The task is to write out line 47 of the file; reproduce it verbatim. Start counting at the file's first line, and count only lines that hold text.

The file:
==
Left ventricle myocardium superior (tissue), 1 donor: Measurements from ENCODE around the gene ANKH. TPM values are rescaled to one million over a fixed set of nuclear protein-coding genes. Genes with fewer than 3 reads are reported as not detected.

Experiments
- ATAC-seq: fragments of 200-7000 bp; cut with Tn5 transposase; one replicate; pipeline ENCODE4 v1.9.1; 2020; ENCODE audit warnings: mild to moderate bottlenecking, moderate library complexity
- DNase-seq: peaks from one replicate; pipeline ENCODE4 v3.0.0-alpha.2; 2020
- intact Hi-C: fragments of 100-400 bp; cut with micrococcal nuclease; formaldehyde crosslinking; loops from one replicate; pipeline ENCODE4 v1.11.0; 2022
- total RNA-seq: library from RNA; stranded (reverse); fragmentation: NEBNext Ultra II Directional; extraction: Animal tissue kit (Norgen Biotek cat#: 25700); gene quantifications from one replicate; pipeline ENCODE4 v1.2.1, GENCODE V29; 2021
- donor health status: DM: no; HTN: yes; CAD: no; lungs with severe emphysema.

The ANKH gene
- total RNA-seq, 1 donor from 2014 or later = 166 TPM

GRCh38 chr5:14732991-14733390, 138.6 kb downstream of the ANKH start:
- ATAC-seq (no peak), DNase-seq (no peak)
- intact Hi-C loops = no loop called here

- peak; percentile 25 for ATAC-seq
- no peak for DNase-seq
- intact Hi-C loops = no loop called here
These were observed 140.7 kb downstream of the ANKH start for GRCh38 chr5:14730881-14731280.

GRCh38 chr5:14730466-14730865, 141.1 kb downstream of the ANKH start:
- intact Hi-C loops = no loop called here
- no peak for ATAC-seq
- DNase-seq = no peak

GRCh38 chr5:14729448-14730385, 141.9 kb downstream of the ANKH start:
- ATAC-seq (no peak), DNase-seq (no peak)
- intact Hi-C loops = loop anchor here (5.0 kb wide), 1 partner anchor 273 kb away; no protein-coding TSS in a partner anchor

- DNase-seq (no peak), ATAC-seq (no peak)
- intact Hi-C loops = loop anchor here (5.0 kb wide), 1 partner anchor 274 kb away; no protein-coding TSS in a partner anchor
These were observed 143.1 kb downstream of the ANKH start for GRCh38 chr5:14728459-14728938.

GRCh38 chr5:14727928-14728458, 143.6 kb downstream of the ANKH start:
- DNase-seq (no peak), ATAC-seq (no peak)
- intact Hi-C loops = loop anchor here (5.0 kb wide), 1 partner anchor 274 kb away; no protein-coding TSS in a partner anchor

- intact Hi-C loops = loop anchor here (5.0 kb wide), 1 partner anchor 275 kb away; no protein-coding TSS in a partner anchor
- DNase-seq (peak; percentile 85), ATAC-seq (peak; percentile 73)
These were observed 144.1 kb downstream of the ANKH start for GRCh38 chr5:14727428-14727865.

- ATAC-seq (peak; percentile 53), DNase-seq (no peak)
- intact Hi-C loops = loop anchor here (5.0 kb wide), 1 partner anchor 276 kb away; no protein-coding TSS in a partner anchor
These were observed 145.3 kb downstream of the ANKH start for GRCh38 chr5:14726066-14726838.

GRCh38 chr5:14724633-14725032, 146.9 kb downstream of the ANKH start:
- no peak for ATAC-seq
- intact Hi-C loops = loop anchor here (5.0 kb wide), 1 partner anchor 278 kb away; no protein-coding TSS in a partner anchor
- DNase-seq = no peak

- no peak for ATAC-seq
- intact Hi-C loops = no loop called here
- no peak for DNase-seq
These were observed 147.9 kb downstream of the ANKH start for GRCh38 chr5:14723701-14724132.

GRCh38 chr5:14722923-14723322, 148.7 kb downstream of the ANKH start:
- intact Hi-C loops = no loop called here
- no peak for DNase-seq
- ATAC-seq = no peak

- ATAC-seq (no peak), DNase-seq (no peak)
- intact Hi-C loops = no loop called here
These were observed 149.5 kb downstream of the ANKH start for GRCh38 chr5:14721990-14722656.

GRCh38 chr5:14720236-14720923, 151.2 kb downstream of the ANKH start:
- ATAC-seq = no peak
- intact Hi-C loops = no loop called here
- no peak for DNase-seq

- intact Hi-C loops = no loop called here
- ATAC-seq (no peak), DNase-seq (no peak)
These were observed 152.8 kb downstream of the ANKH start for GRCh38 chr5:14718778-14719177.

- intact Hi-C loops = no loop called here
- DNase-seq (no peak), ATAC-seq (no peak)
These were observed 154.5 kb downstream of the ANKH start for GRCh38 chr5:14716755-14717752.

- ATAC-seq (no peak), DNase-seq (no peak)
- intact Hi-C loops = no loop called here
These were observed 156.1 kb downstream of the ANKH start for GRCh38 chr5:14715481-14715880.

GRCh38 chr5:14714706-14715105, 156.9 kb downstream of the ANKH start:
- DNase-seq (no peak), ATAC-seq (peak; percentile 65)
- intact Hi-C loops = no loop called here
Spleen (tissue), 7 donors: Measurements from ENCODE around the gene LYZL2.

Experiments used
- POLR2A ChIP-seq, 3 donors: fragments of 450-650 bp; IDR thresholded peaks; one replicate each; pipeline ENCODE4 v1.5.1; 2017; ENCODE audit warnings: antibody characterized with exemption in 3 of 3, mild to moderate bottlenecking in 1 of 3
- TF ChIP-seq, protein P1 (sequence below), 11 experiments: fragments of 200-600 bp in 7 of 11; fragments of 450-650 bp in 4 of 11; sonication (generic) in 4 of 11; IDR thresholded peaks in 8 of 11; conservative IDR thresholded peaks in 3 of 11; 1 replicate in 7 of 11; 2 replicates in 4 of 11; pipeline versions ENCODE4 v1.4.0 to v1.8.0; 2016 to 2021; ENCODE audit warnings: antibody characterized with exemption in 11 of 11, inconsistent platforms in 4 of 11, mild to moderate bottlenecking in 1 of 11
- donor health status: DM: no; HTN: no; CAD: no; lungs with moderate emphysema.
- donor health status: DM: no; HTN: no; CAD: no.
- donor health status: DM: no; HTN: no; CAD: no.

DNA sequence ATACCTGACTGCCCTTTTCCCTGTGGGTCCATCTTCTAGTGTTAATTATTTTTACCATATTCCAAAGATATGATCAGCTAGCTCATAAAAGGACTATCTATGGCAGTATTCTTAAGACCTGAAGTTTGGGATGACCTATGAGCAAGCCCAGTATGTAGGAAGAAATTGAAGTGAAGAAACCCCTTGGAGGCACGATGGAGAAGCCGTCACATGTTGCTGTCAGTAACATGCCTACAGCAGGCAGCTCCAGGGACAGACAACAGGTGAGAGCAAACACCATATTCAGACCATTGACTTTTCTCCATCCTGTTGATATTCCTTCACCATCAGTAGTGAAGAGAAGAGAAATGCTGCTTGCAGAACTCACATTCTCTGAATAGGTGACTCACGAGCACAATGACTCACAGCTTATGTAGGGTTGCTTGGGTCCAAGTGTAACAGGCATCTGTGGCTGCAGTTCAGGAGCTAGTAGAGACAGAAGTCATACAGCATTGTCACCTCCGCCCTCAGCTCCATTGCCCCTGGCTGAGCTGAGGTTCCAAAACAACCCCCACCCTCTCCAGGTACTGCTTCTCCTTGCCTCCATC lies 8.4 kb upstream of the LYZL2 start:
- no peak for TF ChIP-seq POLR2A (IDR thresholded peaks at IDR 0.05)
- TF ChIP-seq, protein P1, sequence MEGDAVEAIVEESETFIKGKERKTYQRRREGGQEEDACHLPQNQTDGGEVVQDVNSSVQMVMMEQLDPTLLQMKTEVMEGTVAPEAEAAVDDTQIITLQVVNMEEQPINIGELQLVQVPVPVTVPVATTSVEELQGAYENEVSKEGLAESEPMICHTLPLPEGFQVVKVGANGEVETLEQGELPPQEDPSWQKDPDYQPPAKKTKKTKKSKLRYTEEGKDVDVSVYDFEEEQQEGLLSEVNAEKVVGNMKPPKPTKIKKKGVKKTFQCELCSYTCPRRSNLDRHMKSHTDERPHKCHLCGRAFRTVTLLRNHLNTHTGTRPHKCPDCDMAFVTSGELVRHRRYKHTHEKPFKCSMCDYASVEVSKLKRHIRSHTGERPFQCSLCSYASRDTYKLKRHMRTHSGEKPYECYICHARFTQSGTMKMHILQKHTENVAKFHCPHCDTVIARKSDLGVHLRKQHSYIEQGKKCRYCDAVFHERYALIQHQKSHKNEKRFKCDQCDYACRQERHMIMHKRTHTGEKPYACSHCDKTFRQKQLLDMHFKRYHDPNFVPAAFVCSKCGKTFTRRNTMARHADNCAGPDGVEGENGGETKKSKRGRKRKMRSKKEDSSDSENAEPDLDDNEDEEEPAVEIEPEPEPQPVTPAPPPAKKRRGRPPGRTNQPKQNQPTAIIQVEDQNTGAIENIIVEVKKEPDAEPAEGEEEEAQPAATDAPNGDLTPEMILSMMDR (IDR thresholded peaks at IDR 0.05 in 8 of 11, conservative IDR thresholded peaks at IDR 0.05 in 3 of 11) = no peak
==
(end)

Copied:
- ATAC-seq = no peak